Stuff I've added to gnuplot and other work in progress

This web page has samples of recent features in the development version of gnuplot, plus a few that aren't yet even in the development version because they are still being worked on. Gnuplot development is now using a git source repository on SourceForge.

Work in progress (July 2020)

Voxel data
polygons in 3D
Geographic data

Nonlinear axes (gnuplot 5)

Nonlinear axes
Gnuplot version 5 implements a general mechanism for defining nonlinear axes. Here are examples of how this can be used.

New terminals (gnuplot 5)

New sixel terminal
Gnuplot 5 added a new sixel terminal based on libgd and sixel code from To get the full benefit on linux you need a terminal emulator that supports 256-color sixel graphics. The ones I know of that work out-of-the-box are mlterm and rlogin. The standard xterm and its derivatives emulate only the 16-color vt340 by default; sixel graphics and 256 color support are configuration options that may or may not have been chosen when your copy of the program was built. If you know of other alternatives, please let me know!
New sixel terminal

From the linux console (no X11 active)
One great thing about using sixel graphics is that it does not require X11. Indeed it was invented to allow bit-level graphics on a dumb-as-rocks character cell terminal or vt50 printer. You can use it from the linux console so long as your console terminal emulator understands sixel. I recommend the yaft (yet another frame buffer) console terminal.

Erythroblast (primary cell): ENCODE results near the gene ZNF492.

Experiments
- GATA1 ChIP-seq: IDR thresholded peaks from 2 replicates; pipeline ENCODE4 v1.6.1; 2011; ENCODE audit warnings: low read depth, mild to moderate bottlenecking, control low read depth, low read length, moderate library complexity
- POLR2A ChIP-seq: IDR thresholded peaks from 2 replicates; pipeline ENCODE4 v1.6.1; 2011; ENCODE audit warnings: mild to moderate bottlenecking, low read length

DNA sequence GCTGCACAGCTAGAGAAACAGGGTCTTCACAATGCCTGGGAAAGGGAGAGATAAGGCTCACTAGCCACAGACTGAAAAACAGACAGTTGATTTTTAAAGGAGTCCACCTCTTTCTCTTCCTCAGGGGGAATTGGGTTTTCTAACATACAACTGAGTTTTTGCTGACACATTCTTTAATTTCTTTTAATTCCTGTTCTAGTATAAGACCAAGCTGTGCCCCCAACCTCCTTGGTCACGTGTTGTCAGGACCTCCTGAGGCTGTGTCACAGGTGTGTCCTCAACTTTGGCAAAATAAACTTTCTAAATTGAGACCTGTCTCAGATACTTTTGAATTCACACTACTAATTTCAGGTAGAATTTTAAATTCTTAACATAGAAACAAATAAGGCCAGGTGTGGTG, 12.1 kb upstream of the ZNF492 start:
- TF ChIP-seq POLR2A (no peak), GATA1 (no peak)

Some lesser-known features in Gnuplot

Alignment of 2D and 3D plot boundaries

The "set [lrtb]margin at screen XX" command allows lining up multiplot components so that their edges match up exactly

Use of 3D impulses to display heat maps

This technique works well when you have individual values for many x/y data points rather than a smooth surface.

Clusters of Stacked Histograms

Plot generated by the following input script and data file.

Extra information associated with each point in a data file

Here is a neat plot that uses the "with labels" style to place city names at their geographic coordinates, with the population indicated by font size.
Click for full-size image

Ethan A Merritt
July 2020